Onstage at the Central Library of Free Library of Philadelphia on Tuesday night, Michael Wolff betrayed no modesty about the runaway success of his tell-all on the inner workings of the Trump administration: "It's beyond a book," he said. "It's become a political event in itself."

Indeed, Wolff's Fire and Fury: Inside the Trump White House, now in its 11th printing since its release Jan. 5, has seized the political conversation like few accounts of the Trump presidency have — in a year in which readers have grown used to relentless news cycles and near-constant push notifications teasing explosive reporting from inside the White House. President Trump has spent the last several weeks decrying Wolff, tweeting indignantly about his own mental stability and threatening its publisher with lawsuits.

Wolff, for his part, is deeply unconcerned about it all.

"These endless attacks on me? OK. Let's sell some more books," he said Tuesday night, to laughter.

Wolff's appearance at the Free Library was the first stop on his book tour and drew hundreds, with the crowd filling the downstairs auditorium and rows of seats in two overflow rooms. For a few days it was nearly impossible to find a copy of Wolff's book locally; many in the audience said they were looking forward to being able to read it.

In a dishy, hour-long chat, moderated by WHYY's Dick Polman, Wolff said he'd gained access to the White House by something akin to osmosis, posting up on a couch in the West Wing reception area and chatting with anyone who walked by. "There was no grand moment when they said, 'Yes, oh, God, let's do this,' " he said. "I was let in without anyone weighing the meaning or consequence of what I was going to do."

He'd tell staffers he was writing a book, scheduled to come out next year: "For some of these guys, that was a lifetime away. I mean, they worked for Donald Trump. Surely, the world would end before that."

Wolff's portrait of the Trump White House is one of chaos, with staffers struggling for traction, loyalties constantly shifting, all presided over by a man whose associates, Wolff said, regard Trump as "appallingly stupid." He called Steve Bannon, the former editor of the far-right site Breitbart News and Trump's former chief strategist, "a remarkable source" who became disillusioned with the president and his family during his brief sojourn in the White House.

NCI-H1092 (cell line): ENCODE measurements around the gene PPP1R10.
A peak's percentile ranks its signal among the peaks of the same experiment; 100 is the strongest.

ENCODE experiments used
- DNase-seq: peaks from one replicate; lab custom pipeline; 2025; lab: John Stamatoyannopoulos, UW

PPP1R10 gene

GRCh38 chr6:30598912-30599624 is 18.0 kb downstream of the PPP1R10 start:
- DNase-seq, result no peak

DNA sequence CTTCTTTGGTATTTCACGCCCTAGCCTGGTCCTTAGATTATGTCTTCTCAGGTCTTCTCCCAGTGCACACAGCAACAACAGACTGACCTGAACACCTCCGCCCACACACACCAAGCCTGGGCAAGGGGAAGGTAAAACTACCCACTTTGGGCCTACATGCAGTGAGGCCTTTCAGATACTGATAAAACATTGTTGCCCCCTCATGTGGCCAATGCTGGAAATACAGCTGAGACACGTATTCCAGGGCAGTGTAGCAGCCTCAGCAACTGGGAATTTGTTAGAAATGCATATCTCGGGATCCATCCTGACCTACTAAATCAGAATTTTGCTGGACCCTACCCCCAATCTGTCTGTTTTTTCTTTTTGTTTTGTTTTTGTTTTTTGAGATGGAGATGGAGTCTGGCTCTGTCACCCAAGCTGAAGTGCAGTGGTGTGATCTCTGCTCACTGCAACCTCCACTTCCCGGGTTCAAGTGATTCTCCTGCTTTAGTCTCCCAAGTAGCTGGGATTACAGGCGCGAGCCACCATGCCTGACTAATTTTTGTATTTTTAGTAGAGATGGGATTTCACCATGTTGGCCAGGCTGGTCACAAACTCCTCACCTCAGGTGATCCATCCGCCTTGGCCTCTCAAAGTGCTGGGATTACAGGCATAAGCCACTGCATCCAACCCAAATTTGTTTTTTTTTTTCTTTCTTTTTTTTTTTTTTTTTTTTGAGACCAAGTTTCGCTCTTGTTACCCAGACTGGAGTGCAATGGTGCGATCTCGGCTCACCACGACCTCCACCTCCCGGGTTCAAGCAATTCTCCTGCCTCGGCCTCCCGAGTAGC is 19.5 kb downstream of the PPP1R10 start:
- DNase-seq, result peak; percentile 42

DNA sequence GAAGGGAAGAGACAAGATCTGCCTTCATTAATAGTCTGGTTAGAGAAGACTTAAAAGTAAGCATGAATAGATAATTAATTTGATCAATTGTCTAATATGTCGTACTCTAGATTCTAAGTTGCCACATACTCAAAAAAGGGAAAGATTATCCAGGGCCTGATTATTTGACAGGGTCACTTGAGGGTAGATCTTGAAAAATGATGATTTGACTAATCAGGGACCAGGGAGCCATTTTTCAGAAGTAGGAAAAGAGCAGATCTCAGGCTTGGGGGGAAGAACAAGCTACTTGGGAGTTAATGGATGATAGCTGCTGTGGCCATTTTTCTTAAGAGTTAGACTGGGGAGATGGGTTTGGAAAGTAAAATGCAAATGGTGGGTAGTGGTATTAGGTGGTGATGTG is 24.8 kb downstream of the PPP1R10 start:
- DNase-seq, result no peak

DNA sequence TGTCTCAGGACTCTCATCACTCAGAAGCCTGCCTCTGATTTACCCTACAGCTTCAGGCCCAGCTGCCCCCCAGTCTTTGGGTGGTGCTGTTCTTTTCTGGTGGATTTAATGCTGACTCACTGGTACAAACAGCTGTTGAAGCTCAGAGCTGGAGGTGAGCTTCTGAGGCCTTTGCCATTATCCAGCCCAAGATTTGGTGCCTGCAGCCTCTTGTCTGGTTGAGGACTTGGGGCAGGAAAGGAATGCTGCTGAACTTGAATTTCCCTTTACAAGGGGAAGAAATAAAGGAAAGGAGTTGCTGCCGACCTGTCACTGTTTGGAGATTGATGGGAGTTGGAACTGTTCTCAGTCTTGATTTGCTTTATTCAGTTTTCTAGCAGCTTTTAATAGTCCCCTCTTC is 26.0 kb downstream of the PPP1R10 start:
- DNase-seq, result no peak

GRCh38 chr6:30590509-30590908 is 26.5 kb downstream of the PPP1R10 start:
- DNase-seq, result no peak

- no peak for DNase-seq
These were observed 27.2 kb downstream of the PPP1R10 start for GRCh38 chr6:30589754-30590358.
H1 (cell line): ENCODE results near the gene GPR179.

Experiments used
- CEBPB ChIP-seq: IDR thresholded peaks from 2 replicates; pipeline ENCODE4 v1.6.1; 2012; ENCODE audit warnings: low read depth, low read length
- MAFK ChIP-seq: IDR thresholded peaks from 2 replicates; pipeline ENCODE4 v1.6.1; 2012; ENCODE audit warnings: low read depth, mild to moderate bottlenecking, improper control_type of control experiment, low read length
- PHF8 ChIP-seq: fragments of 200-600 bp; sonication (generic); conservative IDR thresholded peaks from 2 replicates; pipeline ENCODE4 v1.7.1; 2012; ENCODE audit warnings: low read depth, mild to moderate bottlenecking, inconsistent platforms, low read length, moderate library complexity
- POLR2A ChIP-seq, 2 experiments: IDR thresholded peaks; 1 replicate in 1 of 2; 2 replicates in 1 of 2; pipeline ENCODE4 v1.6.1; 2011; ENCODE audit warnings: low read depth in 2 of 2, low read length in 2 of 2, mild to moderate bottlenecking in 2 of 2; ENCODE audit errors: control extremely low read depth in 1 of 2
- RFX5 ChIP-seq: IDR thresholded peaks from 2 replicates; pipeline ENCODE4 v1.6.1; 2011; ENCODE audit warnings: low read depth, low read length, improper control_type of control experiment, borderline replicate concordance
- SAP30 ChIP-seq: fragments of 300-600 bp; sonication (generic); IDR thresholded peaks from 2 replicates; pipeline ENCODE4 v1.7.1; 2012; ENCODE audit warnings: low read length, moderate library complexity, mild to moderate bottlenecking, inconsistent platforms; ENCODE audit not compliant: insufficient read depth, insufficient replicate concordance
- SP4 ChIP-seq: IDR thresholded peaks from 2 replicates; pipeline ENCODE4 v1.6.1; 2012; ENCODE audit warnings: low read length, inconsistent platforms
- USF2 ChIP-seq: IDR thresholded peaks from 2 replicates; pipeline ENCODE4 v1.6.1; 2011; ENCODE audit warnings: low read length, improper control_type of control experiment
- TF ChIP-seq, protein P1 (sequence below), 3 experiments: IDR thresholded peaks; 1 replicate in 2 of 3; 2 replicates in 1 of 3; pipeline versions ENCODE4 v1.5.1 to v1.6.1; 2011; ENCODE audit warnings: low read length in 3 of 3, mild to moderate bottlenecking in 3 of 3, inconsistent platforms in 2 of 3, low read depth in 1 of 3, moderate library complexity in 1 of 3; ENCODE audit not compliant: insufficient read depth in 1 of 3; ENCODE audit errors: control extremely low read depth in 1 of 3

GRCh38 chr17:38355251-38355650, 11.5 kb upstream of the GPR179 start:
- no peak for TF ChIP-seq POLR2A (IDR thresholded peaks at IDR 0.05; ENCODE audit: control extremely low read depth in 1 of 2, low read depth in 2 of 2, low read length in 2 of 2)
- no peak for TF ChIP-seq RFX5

(After the publication of the first excerpts of Fire and Fury, Bannon was canned from Breitbart, lost nearly all favor among Trump supporters, and earned a dreaded Trumpian nickname: "Sloppy Steve.")

Tuesday night, Wolff dismissed questions about some inaccuracies in the book and criticisms that have dogged him for years about his reporting style and occasionally vague sourcing. He said daily White House reporters generally are talented professionals.

"But if you sit in the briefing room, you learn nothing," he said. "I was not like a reporter. People ask  'Didn't you press them [Trump staffers]? Didn't you ask about what they were doing? Didn't you, didn't you, didn't you?' "

He did not, he said: "I didn't say anything. I was just the guy listening, occasionally nodding my head as if in agreement, and over time, they poured their hearts out."

The crowd punctuated the chat with laughter and applause throughout the night, clapping when Polman mentioned Bannon had been subpoenaed by special counsel Robert Mueller that morning, sometimes finishing Wolff's sentences: "The man [Trump]  is just …" he began, then paused.

"A liar!" a chorus answered from the audience. At times, the atmosphere in the room felt like a group therapy session for the politically overwhelmed.

Attendees said they enjoyed the talk, and had been drawn by the political storm around the book and its promise of insider information: "Just the fact that someone had inside information on the White House, that someone knew more than what was being conveyed" to the public, said Elmeda Volken of New Jersey, in line to get her book signed.

Alan Cohn of Philadelphia said he'd seen Wolff on TV, was curious about the stir the book had caused, and came to get a copy of his own.

"For them to attack it so much," he said, "it's probably true."